The county’s school board named both traditional programs “Schools of Excellence” this year for exceeding state testing goals and other performance measures. For the current school year, Pennington had 368 applications for 94 available slots. Porter had well over 600 applications for slightly more seats.
Pennington Principal Joyce Stockton, who has worked at the school since it opened, said her own idea of “traditional” has evolved.
“When we started off, it was paper and pencil; the work sheets; the teacher was the lecturer. But we found the active learning and hands-on learning was more important,” she said.
The school is not averse to learning through repetition and memorization, though. Every morning, first-graders recite a lengthy phonics drill.
On a recent day, the teacher used a wooden stick to point to alphabet cards posted on the wall, and the students stood in their blue and green uniforms, practicing their vowel sounds.
“Umpire. Umpire. Single U says uh. Umpire. Umbrella,” they said in unison.
Stockton said that parents like the structure and discipline. She noted that students are expected to be respectful. They learn to speak in complete sentences and to say, “Yes, ma’am” and “No, ma’am.”
Darci Whitehead, Porter’s principal, equates the traditional school to the old one-room schoolhouse, which, at least in the movies, was the center of the community and the teacher was revered.
Whitehead said that when she calls a family’s home because a child has misbehaved, “You don’t get, ‘My kid would never do that.’ You get, ‘I am so sorry,’ and they will be down there right away.”
She attributes the school’s academic success largely to the family commitment.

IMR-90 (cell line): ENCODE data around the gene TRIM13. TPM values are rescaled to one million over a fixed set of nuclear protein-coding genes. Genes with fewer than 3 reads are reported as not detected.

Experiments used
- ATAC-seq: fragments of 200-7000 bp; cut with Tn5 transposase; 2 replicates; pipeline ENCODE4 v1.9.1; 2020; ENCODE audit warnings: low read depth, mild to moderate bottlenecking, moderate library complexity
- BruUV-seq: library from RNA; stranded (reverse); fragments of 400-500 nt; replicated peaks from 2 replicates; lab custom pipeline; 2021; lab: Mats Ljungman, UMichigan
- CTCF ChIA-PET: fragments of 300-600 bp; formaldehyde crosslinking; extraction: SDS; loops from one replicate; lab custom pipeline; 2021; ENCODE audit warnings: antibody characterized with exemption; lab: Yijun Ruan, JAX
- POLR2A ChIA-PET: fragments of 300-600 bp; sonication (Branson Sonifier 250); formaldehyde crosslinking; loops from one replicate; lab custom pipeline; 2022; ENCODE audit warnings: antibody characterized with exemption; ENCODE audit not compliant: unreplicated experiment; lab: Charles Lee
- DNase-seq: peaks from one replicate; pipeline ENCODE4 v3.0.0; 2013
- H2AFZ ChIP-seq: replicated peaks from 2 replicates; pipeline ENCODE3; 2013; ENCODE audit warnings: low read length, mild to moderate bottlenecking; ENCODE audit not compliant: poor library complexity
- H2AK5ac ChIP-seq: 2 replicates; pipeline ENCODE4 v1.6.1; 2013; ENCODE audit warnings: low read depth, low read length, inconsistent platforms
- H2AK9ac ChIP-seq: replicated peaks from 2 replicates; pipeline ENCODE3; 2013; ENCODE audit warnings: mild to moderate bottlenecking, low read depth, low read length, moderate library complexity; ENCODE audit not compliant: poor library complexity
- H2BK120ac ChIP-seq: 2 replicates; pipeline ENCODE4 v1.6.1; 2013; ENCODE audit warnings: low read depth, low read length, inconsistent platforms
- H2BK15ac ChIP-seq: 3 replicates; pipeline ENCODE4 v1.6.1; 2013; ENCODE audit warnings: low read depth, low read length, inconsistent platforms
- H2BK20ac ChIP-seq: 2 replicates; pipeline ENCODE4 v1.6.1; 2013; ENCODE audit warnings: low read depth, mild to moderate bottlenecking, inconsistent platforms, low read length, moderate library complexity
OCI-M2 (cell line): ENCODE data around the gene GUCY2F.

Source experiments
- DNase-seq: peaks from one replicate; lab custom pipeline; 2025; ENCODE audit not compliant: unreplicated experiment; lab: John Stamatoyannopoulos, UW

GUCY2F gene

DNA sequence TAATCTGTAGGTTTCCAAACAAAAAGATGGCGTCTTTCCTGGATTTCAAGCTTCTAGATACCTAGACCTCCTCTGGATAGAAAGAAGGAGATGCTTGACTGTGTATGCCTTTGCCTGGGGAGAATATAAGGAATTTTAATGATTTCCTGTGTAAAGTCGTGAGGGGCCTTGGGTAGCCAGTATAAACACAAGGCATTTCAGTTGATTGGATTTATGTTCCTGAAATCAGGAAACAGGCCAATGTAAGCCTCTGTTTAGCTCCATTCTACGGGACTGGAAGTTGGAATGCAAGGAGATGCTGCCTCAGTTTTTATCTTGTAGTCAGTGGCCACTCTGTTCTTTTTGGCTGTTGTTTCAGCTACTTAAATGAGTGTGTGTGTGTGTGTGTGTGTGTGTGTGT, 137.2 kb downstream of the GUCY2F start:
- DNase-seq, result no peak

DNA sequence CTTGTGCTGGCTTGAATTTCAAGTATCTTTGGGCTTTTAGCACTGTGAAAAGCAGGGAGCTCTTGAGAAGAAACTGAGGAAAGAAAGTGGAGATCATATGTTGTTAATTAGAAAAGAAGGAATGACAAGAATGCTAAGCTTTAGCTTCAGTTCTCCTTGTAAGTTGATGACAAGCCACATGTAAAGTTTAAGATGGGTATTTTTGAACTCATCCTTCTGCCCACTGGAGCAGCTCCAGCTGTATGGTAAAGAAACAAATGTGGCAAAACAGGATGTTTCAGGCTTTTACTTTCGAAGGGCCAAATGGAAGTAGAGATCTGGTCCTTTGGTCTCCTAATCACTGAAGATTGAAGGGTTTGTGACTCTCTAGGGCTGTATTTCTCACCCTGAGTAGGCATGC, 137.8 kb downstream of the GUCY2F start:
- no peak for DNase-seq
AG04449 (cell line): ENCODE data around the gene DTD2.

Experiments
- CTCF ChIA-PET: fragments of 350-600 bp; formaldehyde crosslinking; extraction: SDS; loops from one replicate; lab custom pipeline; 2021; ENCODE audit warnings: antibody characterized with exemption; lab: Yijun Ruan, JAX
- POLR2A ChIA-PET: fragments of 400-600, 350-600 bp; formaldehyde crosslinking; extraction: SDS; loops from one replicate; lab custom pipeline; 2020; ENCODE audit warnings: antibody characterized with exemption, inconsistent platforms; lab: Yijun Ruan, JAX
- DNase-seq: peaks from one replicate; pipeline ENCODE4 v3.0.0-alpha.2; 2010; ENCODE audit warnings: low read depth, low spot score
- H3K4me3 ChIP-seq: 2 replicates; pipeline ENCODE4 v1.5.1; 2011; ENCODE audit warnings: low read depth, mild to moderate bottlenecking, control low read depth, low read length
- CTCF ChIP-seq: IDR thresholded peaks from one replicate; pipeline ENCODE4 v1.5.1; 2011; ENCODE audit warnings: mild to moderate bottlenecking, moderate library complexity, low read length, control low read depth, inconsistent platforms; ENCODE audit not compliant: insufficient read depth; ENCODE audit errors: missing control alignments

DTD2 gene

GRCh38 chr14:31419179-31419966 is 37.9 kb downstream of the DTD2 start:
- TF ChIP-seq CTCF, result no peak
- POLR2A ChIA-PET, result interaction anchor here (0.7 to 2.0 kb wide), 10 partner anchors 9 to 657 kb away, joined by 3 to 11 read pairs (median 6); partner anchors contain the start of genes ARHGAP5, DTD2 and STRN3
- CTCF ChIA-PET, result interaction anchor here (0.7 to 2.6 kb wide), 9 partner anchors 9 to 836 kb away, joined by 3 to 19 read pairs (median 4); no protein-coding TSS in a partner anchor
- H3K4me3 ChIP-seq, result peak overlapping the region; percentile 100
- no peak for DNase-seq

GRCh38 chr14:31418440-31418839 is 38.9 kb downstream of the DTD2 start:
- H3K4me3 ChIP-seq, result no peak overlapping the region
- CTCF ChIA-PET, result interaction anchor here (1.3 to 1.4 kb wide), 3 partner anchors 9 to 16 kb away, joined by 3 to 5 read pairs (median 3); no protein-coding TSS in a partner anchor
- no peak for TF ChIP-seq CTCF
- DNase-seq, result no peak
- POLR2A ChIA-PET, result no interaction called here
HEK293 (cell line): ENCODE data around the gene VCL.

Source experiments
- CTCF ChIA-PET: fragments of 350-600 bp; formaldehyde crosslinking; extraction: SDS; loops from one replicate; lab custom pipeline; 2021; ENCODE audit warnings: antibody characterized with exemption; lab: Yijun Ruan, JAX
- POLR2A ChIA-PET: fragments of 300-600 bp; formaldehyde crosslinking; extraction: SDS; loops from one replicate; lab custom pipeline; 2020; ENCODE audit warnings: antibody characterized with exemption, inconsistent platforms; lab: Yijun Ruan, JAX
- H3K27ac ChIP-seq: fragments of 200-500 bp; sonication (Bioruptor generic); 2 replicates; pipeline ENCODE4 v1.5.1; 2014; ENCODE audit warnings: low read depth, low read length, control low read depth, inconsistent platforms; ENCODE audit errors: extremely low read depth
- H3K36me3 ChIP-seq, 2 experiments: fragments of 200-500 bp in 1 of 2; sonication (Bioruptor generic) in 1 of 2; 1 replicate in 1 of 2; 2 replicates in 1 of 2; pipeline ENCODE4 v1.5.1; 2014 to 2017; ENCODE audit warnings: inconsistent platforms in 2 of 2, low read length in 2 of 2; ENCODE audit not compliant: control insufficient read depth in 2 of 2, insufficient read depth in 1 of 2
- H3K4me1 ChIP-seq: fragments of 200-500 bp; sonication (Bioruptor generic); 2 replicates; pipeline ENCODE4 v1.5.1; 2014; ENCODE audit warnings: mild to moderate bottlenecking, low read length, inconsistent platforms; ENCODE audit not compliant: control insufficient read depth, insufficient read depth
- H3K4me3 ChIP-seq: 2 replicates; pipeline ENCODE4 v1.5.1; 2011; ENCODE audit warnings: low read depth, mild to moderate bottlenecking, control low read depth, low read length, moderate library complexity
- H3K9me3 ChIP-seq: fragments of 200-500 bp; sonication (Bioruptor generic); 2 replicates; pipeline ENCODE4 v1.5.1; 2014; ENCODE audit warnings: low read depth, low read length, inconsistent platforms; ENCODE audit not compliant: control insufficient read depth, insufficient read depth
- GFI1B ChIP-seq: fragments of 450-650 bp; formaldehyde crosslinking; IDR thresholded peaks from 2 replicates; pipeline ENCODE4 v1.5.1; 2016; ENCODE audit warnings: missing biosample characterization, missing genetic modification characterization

Parents are required only to fill out an application, but research shows that is a big step. Families who go to the trouble of picking a different school for their child are more likely to support their child’s education.
“Someone in that family realizes that education is number one,” Whitehead said.
All of the schools emphasize parent involvement, and some require parents to volunteer.
Lyles-Crouch Traditional Academy in Alexandria was created more than a decade ago to boost enrollment and diversity at the school, which was largely made up of poor and minority students.
Lucretia Jackson, then the school’s principal, built her concept partly around what she saw at Arlington Traditional and another traditional school in Prince George’s County. The reinvented academy had a longer school day, small class sizes, school uniforms and parent contracts.
“Right away, right away, right away, parents were totally receptive to it,” Jackson said.
The traditional school started with a lottery, but it was discontinued when neighborhood interest — including among families who had previously opted for private schools — quickly rebounded.
Hawthorne, the principal of Arlington Traditional, said parents can usually feel what is different soon after they walk in the door. And they can tell just as quickly whether they like it.
“Either you think it’s orderly and comfortable and it fits your lifestyle, or you don’t,” she said.
The difference at Arlington Traditional is largely auditory: It’s like a school with the volume turned down.
During the recent open house, parents shuffled quietly in and out of classrooms, watching students writing sentences while classical music played softly in the background and working studiously in pairs writing paragraphs about how to solve a math problem.
“Parents always say, ‘Oh, my child won’t sit and be quiet,’ ” Hawthorne said.
“But they will do it, and they will do it on the first day of school. Because if they don’t, the teachers will say, ‘Boys and girls, let’s do it again.’ ”